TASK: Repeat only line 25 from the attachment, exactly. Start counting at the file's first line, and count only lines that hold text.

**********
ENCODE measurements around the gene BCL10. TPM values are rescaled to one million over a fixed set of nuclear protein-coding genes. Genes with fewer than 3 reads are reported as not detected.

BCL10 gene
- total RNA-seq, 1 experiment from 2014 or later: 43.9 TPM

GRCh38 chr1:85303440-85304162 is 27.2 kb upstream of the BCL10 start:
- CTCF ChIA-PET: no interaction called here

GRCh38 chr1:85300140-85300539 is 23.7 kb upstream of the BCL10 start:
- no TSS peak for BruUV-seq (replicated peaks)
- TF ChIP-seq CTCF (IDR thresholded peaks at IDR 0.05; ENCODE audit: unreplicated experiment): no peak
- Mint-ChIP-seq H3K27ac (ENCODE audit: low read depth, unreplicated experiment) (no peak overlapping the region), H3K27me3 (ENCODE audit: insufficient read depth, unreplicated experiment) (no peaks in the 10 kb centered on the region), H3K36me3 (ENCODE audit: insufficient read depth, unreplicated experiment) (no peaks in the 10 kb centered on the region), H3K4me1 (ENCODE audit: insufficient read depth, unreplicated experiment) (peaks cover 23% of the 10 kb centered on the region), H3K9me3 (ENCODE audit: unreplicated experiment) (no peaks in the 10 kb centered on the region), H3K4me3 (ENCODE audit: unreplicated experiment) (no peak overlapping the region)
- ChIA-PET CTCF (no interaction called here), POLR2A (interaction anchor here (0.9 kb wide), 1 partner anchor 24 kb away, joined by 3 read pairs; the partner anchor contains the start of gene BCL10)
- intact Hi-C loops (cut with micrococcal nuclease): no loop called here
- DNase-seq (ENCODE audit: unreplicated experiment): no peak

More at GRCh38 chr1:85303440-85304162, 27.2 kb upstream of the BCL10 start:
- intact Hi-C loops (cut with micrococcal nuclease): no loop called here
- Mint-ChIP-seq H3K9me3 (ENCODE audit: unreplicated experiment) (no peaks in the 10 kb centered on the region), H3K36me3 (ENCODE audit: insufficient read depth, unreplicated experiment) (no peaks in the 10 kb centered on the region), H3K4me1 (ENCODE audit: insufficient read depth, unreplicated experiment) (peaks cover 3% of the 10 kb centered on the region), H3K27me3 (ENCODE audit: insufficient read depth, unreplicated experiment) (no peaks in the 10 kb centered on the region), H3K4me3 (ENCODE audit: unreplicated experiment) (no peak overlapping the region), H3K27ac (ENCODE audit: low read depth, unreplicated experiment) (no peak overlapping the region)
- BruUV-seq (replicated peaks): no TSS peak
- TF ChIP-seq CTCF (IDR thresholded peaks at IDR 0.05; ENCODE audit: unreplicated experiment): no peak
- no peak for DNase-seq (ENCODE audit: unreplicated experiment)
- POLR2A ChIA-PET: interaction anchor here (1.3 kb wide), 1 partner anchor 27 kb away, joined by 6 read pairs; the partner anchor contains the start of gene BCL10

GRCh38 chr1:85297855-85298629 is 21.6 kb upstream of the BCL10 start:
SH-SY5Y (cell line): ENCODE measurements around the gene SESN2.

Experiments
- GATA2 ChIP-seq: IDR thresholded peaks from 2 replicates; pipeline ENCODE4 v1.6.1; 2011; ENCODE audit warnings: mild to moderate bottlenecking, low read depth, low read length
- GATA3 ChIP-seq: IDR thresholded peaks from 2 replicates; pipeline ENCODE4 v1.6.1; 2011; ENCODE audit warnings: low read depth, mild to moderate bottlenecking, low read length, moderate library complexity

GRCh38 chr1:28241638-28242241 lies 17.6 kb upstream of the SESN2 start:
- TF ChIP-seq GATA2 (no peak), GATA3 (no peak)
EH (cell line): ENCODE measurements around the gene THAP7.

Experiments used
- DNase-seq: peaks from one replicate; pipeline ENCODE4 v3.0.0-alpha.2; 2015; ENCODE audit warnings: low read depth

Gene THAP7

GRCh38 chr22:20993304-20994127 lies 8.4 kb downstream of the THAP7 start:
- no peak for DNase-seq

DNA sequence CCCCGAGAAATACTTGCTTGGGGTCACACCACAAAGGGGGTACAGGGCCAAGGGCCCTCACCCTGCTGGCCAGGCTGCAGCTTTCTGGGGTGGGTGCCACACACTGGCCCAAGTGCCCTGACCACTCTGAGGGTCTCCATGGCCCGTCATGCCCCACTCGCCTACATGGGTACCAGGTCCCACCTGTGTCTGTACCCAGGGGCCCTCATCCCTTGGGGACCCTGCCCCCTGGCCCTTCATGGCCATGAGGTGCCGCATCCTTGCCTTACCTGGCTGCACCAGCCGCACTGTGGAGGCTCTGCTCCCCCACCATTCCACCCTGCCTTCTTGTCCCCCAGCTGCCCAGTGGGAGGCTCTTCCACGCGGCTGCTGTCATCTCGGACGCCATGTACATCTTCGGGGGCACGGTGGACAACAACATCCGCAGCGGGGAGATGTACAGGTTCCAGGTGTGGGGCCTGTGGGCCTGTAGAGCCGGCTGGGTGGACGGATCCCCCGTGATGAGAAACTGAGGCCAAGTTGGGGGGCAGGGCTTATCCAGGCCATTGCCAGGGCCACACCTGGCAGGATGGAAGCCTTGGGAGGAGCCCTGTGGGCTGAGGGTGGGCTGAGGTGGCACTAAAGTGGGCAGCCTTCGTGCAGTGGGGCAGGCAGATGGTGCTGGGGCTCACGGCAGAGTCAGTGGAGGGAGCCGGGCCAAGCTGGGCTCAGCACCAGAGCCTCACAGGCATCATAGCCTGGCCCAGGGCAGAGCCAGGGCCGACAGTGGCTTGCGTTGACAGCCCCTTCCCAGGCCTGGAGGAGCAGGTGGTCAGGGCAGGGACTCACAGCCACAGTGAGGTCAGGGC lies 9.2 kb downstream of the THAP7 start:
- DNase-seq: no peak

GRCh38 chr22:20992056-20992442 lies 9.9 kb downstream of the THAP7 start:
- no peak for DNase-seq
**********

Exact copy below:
GRCh38 chr1:28241638-28242241 lies 17.6 kb upstream of the SESN2 start: